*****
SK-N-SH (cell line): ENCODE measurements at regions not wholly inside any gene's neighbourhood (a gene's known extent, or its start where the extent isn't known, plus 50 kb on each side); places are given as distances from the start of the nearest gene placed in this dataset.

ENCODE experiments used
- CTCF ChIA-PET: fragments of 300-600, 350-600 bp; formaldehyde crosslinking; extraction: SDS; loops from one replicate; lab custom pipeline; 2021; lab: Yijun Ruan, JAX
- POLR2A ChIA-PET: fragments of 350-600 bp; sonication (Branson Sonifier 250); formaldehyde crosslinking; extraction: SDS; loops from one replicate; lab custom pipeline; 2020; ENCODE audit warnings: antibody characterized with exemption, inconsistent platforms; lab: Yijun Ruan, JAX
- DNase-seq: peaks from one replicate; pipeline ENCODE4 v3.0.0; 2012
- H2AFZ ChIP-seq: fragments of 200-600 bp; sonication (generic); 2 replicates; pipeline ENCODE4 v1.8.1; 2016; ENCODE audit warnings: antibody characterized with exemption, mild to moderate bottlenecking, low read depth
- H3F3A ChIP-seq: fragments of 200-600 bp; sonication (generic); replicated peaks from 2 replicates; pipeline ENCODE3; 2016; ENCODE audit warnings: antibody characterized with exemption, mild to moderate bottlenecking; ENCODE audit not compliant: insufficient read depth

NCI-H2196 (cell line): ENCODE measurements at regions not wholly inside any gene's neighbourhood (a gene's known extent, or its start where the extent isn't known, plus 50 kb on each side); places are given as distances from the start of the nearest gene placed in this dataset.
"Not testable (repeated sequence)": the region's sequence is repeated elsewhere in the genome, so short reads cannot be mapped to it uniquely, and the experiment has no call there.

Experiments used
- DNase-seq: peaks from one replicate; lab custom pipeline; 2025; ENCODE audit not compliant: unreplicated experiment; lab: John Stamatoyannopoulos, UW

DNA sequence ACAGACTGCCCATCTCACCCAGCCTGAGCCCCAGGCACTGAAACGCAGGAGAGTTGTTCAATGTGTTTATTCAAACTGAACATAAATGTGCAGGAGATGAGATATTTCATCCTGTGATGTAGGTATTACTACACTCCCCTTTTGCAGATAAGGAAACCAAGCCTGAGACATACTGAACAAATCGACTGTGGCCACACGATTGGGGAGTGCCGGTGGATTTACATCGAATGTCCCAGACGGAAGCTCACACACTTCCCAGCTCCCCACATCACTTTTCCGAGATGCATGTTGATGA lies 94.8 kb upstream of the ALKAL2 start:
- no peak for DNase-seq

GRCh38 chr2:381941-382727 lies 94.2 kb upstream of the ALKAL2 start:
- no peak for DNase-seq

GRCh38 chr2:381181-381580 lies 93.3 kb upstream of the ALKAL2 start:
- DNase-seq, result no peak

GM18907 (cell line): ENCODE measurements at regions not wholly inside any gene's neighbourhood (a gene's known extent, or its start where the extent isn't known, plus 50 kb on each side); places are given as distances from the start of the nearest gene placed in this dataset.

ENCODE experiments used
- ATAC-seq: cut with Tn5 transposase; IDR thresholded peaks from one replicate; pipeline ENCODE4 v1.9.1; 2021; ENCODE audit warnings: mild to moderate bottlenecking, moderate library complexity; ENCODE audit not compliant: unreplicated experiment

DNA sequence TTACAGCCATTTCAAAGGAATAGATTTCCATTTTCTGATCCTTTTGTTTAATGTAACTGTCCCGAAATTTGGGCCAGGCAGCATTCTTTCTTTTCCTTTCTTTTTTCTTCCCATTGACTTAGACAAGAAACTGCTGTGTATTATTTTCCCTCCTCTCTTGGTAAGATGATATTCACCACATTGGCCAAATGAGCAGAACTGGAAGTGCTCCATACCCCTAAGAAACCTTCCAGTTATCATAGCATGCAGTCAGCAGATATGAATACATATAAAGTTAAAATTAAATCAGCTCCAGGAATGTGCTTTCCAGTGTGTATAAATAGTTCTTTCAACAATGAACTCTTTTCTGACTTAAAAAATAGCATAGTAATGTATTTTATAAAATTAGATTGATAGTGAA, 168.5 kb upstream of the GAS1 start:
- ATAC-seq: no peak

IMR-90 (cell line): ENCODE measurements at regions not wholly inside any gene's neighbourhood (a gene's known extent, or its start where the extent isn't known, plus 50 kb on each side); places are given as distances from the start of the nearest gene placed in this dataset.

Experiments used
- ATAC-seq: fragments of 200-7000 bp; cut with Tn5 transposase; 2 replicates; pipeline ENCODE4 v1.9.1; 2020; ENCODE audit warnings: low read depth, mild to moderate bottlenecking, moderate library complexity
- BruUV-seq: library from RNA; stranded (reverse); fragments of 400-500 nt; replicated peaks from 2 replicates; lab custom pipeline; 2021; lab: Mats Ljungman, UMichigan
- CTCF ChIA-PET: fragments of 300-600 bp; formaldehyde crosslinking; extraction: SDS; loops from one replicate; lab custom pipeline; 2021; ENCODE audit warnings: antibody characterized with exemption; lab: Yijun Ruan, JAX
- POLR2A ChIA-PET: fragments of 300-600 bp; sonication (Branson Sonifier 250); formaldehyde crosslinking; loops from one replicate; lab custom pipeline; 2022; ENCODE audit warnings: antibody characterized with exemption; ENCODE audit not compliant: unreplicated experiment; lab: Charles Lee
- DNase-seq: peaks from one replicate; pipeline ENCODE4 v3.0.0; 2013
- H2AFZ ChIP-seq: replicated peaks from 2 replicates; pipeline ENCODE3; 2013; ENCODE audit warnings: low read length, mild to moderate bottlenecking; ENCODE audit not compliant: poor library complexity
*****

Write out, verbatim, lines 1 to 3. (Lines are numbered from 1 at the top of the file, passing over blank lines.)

SK-N-SH (cell line): ENCODE measurements at regions not wholly inside any gene's neighbourhood (a gene's known extent, or its start where the extent isn't known, plus 50 kb on each side); places are given as distances from the start of the nearest gene placed in this dataset.

ENCODE experiments used
- CTCF ChIA-PET: fragments of 300-600, 350-600 bp; formaldehyde crosslinking; extraction: SDS; loops from one replicate; lab custom pipeline; 2021; lab: Yijun Ruan, JAX